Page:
Tubeless ready with the addition of rim tape and a valve, these rims look to challenge NoTube’s dominance of the market. the website isn’t live yet, but bookmark www.ryde-usa.com for more info later.
Rever MCX1 Disc Brakes
Rever brakes are aimed squarely at road and cyclocross bikes, not the mountain bike market. With the Avid BB7 growing long in the tooth, and most of the big money seemingly going into developing hydro discs for road, Rever should be able to serve the part of the market that is after a premium cable disc brake.
How premium? $150 a wheel. That includes a 140 or 160 mm rotor, ISO and direct mount adaptors, stainless slick cable (uncoated, thankfully), two meters of compressionless brake housing, and all related hardware.
The caliper is a dual piston system, with separate adjustments for each pad, plus a cable adjuster. Pads can be replaced easily from the rear, and can use an Shimano G-series type pad, so any option under the sun is out there for metallic, organic, or semi-metallic.
Power is claimed to be reduced from a BB7, something that may be welcome on bikes with skinny tires and reduced traction. riderever.com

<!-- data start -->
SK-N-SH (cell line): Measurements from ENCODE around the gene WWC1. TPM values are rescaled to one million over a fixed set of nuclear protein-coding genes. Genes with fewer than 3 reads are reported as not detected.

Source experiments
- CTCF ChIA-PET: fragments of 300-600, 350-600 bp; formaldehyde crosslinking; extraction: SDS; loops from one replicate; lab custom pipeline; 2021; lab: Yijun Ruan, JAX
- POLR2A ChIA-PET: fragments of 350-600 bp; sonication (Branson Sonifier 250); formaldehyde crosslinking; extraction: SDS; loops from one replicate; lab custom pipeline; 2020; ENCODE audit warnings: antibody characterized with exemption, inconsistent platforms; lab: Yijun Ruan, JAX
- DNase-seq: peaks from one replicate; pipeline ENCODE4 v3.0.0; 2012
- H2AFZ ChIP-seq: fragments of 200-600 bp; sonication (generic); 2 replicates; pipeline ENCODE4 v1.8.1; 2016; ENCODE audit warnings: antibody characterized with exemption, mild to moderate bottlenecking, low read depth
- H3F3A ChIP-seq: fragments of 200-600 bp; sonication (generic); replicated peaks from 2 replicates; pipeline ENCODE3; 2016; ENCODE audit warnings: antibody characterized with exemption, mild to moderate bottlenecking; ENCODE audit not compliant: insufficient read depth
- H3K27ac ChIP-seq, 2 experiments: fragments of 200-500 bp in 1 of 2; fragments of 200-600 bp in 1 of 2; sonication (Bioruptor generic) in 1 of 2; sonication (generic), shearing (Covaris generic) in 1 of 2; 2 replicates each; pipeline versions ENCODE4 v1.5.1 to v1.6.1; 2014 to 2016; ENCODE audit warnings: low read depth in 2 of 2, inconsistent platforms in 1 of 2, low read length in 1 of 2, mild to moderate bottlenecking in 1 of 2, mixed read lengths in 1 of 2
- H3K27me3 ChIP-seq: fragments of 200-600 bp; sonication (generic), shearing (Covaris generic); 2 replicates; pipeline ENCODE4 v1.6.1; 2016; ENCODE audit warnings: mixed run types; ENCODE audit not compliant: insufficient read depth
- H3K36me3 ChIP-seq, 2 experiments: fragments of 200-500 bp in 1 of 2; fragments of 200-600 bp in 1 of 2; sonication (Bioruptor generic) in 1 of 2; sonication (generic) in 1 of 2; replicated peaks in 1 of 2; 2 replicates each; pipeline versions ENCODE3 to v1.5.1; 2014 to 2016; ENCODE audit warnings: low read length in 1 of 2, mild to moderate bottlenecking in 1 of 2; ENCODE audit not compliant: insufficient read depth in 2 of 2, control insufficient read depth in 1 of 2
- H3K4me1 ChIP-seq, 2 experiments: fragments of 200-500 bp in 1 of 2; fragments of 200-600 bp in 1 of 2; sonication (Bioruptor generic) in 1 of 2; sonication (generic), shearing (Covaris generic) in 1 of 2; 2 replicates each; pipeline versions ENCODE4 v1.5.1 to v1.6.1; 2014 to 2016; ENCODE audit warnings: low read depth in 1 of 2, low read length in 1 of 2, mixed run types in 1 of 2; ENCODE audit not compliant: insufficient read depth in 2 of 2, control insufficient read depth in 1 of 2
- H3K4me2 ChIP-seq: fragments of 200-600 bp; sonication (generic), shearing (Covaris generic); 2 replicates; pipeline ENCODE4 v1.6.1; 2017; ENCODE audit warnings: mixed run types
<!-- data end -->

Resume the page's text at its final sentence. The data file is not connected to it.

Marin 2016 steel mountain and adventure road bikes
Marin is celebrating 30 years in 2015, and half its booth was set aside for vintage bikes. The other half of the booth had these two new models built to celebrate three decades of building bikes.
The Pine Mountain name isn’t new, and although this bike seems a little retro, it is entirely up to date. A steel frame and fork with sport a single chainring Shimano SLX drivetrain with a wide range 10 speed SunRace cassette. The Vee tires shown will be replaced by the new 27×2.9 Schwalbe Nobby Nics. This is a sharp looking bike for $1,100.
Coming in at the same $1,100 level, this is the new Four Corners touring bike. Room for at least 40 mm tires, a quality steel frame and fork, triple bottle mounts, and disc brakes should make it ready for all kinds of adventures. The bags and racks are not included, nor is the big bottle of beer.
Jamis Dragon Slayer
There is still much love for the long-running Jamis Dragon. Not many steel hardtails, if any, have remained continuously in production. It currently has four models, in 27.5 and 29, and soon to be a fifth model in 27plus.
With a Deore 2×10 drivetrain, Boost hubs front and rear, Vittoria Bombolini 27×3 tires and Fox Float 32 fork, all this thing needs is a dropper to be ready for some serious business. And you heard it right, Shimano will be supporting the Boost standard from now on, even though it began life as a SRAM/Trek project.